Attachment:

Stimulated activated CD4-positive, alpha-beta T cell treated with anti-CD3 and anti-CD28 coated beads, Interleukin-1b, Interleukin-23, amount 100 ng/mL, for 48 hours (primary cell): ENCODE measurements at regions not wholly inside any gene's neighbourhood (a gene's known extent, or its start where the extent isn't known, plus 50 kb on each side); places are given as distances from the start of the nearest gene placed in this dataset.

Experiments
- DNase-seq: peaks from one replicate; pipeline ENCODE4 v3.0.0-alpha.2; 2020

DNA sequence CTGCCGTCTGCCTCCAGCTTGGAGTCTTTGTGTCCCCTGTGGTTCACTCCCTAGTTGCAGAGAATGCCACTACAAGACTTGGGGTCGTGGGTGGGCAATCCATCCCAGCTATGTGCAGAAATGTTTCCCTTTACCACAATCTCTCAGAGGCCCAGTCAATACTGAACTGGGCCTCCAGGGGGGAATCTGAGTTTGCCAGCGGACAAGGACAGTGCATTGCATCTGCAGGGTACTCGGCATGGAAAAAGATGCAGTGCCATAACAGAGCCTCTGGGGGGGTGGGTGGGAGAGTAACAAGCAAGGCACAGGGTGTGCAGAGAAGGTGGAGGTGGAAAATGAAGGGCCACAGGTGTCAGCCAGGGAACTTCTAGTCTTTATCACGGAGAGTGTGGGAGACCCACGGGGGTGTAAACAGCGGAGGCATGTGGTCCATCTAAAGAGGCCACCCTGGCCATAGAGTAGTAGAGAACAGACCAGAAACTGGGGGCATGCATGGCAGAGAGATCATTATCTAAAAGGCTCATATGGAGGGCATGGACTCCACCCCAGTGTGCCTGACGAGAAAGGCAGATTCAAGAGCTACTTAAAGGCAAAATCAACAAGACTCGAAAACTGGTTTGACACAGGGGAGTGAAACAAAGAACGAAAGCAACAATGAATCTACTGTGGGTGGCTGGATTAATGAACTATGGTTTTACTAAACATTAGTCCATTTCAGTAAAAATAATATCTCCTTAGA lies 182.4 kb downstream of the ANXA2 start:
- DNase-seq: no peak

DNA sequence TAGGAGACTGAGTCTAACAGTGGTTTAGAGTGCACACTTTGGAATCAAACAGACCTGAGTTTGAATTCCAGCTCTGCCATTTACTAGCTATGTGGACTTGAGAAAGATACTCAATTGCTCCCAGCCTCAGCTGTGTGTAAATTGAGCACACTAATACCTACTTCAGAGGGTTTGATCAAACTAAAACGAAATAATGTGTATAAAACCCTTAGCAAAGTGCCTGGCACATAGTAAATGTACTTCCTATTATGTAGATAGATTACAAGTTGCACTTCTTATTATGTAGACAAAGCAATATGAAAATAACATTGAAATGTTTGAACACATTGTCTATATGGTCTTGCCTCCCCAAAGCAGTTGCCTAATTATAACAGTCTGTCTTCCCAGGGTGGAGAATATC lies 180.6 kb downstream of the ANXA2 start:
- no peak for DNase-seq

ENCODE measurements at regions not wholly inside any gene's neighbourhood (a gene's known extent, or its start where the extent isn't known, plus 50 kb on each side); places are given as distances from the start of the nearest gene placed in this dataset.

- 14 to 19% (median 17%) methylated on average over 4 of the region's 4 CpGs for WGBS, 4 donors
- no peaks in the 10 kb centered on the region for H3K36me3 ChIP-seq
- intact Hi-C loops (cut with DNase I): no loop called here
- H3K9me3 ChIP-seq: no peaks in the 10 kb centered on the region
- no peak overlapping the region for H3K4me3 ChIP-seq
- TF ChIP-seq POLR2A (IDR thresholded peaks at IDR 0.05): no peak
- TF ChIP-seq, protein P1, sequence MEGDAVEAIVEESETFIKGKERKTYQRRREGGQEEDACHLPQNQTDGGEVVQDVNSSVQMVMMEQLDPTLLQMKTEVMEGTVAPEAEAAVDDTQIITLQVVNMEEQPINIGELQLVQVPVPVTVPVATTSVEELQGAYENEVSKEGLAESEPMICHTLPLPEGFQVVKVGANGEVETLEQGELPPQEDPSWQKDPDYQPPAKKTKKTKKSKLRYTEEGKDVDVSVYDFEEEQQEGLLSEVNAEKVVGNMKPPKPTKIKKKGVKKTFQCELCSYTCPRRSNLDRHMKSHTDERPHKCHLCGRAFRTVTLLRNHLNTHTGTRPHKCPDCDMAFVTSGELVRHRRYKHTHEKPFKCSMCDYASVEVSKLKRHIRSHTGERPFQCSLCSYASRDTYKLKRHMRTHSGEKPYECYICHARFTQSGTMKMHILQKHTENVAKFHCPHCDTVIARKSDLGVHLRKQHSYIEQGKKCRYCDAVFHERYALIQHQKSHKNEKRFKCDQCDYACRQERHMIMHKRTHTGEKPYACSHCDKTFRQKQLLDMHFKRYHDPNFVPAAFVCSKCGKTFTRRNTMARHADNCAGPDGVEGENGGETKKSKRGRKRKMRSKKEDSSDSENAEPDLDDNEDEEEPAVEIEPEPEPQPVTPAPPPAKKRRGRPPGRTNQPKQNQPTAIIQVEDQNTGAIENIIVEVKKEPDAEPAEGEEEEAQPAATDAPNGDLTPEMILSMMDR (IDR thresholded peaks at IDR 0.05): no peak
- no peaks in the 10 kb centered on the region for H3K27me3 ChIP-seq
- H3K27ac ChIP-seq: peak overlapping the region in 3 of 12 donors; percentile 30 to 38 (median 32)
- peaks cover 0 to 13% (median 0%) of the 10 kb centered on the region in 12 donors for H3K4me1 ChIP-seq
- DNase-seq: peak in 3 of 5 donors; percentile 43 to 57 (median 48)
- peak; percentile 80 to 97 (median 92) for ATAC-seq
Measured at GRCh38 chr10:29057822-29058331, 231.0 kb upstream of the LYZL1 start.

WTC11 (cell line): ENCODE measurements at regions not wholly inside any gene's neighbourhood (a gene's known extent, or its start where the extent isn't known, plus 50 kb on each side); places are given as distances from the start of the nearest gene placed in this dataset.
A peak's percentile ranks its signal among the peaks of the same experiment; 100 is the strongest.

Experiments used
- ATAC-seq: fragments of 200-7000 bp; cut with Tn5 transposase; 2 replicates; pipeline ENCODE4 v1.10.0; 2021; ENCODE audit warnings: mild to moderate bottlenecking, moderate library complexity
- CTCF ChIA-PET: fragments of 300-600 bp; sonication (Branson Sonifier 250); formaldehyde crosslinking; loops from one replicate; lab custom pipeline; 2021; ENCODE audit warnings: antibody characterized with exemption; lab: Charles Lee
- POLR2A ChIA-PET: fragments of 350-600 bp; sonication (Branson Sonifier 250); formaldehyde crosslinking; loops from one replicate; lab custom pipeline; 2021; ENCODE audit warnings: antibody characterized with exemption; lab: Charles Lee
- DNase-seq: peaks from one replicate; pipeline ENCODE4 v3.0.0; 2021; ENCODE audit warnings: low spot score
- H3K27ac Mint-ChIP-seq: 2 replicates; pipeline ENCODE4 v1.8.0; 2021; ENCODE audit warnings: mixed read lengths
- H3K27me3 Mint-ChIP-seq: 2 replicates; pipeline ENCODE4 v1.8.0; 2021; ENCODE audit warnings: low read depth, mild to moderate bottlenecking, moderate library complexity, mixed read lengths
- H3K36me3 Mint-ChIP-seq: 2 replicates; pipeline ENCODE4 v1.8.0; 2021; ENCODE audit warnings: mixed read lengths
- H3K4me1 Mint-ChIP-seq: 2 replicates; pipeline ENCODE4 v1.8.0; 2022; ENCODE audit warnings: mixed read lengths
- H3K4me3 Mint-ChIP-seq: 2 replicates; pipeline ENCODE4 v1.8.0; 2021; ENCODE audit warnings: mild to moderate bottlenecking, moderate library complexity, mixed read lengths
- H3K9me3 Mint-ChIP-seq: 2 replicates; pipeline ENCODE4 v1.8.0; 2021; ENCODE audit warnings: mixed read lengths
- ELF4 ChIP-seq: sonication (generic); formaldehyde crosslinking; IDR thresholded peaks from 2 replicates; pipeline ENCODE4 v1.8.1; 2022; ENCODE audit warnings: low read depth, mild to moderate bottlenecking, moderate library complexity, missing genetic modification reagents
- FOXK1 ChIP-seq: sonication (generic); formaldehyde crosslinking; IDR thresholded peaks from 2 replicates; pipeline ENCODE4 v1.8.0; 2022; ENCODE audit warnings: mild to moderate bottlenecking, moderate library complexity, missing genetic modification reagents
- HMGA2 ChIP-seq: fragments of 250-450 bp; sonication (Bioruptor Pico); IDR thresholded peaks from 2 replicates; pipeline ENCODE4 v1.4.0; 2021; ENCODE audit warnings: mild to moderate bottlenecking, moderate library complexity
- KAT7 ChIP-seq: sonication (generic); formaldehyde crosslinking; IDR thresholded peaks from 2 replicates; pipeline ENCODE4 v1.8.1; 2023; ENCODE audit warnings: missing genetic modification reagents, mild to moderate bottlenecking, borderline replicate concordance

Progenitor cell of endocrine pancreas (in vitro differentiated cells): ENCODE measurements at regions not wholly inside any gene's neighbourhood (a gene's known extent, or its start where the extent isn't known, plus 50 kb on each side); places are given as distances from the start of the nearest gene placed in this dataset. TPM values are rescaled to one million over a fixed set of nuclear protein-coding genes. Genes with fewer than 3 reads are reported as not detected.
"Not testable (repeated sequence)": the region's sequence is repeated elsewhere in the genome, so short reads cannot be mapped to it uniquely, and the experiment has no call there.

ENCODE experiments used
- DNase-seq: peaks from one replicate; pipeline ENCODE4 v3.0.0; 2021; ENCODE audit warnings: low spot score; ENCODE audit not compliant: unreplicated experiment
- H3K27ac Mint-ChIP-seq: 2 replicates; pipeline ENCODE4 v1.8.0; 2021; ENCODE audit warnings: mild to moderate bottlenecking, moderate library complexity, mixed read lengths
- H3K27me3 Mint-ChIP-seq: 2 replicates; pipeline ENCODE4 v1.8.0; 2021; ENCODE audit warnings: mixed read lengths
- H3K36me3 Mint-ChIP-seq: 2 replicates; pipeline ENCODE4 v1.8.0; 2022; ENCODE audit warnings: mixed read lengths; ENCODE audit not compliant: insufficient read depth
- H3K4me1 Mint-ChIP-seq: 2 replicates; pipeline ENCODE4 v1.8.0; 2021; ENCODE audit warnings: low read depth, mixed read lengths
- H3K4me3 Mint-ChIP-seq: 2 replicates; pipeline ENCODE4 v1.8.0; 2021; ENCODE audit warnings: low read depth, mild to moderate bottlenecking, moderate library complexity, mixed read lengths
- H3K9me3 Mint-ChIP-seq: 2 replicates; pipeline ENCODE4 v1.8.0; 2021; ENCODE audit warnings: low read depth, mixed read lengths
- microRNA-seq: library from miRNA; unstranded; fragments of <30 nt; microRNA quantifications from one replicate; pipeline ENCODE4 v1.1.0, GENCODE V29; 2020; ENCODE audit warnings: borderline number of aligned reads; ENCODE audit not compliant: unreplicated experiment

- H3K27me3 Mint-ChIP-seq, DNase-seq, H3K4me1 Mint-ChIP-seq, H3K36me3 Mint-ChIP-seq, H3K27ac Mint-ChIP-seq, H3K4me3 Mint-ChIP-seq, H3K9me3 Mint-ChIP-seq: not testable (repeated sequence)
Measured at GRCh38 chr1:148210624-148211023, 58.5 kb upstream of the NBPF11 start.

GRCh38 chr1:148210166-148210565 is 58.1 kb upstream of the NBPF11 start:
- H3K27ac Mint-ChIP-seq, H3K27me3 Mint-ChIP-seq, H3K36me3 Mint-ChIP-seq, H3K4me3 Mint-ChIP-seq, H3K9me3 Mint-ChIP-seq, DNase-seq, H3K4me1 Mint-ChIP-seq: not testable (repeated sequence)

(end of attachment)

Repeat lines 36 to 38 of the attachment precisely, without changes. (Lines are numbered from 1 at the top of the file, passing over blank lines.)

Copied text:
- FOXK1 ChIP-seq: sonication (generic); formaldehyde crosslinking; IDR thresholded peaks from 2 replicates; pipeline ENCODE4 v1.8.0; 2022; ENCODE audit warnings: mild to moderate bottlenecking, moderate library complexity, missing genetic modification reagents
- HMGA2 ChIP-seq: fragments of 250-450 bp; sonication (Bioruptor Pico); IDR thresholded peaks from 2 replicates; pipeline ENCODE4 v1.4.0; 2021; ENCODE audit warnings: mild to moderate bottlenecking, moderate library complexity
- KAT7 ChIP-seq: sonication (generic); formaldehyde crosslinking; IDR thresholded peaks from 2 replicates; pipeline ENCODE4 v1.8.1; 2023; ENCODE audit warnings: missing genetic modification reagents, mild to moderate bottlenecking, borderline replicate concordance